Deadvlei from above (the famous dead trees are the dark spots at the far end)
Deadvlei from above (the famous dead trees are the dark spots at the far end)
We couldn't even put a dent in the complimentary minibars
We couldn't even put a dent in the complimentary minibars

Nilaveli Beach

Asia, Sri Lanka Comments Off
Sep 152011

Nilaveli, one of the better-known beaches along Sri Lanka’s northeast coast is still trying to get back on tourists’ itineraries. The area was ravaged by the tsunami in 2004 and was a hot-spot in the Sri Lankan civil war for many years but things are changing now.

The biggest difficulty we faced in visiting Nilaveli was finding an affordable place to stay. Many of the hotels and resorts were destroyed in the tsunami and were never rebuilt, in fact you can see the decaying remains of many of them along some parts of the beach. There were a limited number of high-end resorts that were still operating but these were largely out of our price range. We were seeing rates of $100 and up per night – crazy expensive by Sri Lanka’s standards!

Amy eventually turned up a midrange option called the Seaview that had availability for our dates. We paid 3,600 rupees (US$34) per night for a fan “garden view” room. The room definitely wasn’t one of our best-value digs in Sri Lanka but it was adequate.

The beach itself was gorgeous. Nice soft sand that went on for miles and miles with hardly a soul. The area directly in front of our guesthouse seemed to be pretty popular with domestic tourists and, much to my surprise, there was even a lifeguard!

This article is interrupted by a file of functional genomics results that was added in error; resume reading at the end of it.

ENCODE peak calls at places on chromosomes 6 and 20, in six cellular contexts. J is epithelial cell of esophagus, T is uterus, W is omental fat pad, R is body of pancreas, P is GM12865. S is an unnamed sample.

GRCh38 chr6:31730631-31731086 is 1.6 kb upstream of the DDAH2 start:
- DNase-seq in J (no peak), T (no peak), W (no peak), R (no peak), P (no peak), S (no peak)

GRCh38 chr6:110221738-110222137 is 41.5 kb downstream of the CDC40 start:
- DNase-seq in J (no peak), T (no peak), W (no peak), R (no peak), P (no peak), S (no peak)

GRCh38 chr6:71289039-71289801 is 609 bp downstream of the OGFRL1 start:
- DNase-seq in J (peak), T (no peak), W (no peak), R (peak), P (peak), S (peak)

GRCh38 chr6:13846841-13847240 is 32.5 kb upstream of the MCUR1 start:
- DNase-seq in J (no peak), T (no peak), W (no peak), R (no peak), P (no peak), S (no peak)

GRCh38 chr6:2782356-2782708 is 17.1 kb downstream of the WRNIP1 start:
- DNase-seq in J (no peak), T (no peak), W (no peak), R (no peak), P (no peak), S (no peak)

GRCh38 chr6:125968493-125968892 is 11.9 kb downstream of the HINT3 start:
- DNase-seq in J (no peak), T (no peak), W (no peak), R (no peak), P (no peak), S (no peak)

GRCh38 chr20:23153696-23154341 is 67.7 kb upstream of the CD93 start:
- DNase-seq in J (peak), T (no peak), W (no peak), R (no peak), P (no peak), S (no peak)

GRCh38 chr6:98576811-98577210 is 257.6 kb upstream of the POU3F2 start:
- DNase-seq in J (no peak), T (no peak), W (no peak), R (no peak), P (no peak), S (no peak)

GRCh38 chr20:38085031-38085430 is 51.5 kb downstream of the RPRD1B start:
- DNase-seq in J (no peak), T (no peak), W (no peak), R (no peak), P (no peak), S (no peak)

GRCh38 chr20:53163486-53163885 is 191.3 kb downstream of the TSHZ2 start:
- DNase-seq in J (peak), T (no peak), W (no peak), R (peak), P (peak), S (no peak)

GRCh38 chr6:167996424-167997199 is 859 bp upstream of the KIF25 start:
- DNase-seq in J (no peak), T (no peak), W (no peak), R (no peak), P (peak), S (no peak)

Pidgeon Island National Park, named for the birds which nest there, is just offshore from Nilaveli. We hired a boat and made a day trip out there for some snorkeling. I saw a black-tip reef shark, some lion fish and quite a few eels. The small harbor where most people snorkel was nice because the bottom drops away rather quickly and much of the coral hasn’t been trampled.

Seeing the sunrise was something we enjoyed each day of our stay. It seemed quite popular with the Sri Lankans as well. One morning while we were out for a sunrise walk a boy who was maybe 12 or 14 struck up a conversation with me. It quickly went from the usual “Where are you from?” to “Can I have you watch?” and I started to wonder if this little brat was going to rob me. Eventually some older folks walked over and I surmised that they were his family and they were all here on vacation on a village near Kandy. He behaved himself after that and the only other thing they asked me for was a group photo.

A family on vacation insisted that I take their photo.
A family on vacation insisted that I take their photo.

In the end we only stayed two nights at Nilaveli. The beach was really nice but food options were quite limited and, honestly, Amy and I aren’t the type to lounge for days on end at the beach. We return to Trinco on our third day and caught a bus back inland to Anuradhapura in the cultural triangle.

Nilaveli Beach
Crows are everywhere in Sri Lanka.
Crows are everywhere in Sri Lanka.
A family on vacation insisted that I take their photo.
A family on vacation insisted that I take their photo.
How about this stylin life jacket?
How about this stylin life jacket?
A dung beetle!  That's nearly a tennis-ball-sized ball of poo.
A dung beetle! That’s nearly a tennis-ball-sized ball of poo.

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